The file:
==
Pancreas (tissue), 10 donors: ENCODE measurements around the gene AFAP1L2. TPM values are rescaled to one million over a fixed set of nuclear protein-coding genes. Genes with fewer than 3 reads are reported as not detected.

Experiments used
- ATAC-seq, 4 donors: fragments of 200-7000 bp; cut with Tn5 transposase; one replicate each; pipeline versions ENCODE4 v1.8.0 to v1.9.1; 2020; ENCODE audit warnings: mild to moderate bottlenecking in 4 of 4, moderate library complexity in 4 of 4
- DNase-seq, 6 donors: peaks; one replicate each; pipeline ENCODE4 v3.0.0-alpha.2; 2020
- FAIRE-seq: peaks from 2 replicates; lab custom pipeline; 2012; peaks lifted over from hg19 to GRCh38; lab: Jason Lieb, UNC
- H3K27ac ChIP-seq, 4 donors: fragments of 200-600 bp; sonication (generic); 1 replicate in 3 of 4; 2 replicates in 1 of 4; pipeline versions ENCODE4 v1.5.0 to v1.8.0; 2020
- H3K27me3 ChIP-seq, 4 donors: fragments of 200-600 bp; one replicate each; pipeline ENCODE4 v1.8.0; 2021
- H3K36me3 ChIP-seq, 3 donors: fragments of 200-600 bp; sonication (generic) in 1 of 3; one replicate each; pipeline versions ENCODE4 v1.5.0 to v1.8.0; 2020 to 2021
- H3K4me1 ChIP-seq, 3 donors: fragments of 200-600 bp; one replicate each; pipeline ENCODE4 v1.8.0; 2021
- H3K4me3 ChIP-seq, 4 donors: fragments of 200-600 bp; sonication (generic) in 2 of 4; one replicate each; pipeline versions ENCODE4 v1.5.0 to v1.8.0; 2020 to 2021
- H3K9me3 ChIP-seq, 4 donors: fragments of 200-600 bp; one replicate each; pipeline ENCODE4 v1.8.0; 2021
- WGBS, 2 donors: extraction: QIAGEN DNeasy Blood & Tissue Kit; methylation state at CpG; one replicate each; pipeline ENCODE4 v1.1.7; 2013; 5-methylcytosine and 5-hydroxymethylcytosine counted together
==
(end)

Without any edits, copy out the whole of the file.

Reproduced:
Pancreas (tissue), 10 donors: ENCODE measurements around the gene AFAP1L2. TPM values are rescaled to one million over a fixed set of nuclear protein-coding genes. Genes with fewer than 3 reads are reported as not detected.

Experiments used
- ATAC-seq, 4 donors: fragments of 200-7000 bp; cut with Tn5 transposase; one replicate each; pipeline versions ENCODE4 v1.8.0 to v1.9.1; 2020; ENCODE audit warnings: mild to moderate bottlenecking in 4 of 4, moderate library complexity in 4 of 4
- DNase-seq, 6 donors: peaks; one replicate each; pipeline ENCODE4 v3.0.0-alpha.2; 2020
- FAIRE-seq: peaks from 2 replicates; lab custom pipeline; 2012; peaks lifted over from hg19 to GRCh38; lab: Jason Lieb, UNC
- H3K27ac ChIP-seq, 4 donors: fragments of 200-600 bp; sonication (generic); 1 replicate in 3 of 4; 2 replicates in 1 of 4; pipeline versions ENCODE4 v1.5.0 to v1.8.0; 2020
- H3K27me3 ChIP-seq, 4 donors: fragments of 200-600 bp; one replicate each; pipeline ENCODE4 v1.8.0; 2021
- H3K36me3 ChIP-seq, 3 donors: fragments of 200-600 bp; sonication (generic) in 1 of 3; one replicate each; pipeline versions ENCODE4 v1.5.0 to v1.8.0; 2020 to 2021
- H3K4me1 ChIP-seq, 3 donors: fragments of 200-600 bp; one replicate each; pipeline ENCODE4 v1.8.0; 2021
- H3K4me3 ChIP-seq, 4 donors: fragments of 200-600 bp; sonication (generic) in 2 of 4; one replicate each; pipeline versions ENCODE4 v1.5.0 to v1.8.0; 2020 to 2021
- H3K9me3 ChIP-seq, 4 donors: fragments of 200-600 bp; one replicate each; pipeline ENCODE4 v1.8.0; 2021
- WGBS, 2 donors: extraction: QIAGEN DNeasy Blood & Tissue Kit; methylation state at CpG; one replicate each; pipeline ENCODE4 v1.1.7; 2013; 5-methylcytosine and 5-hydroxymethylcytosine counted together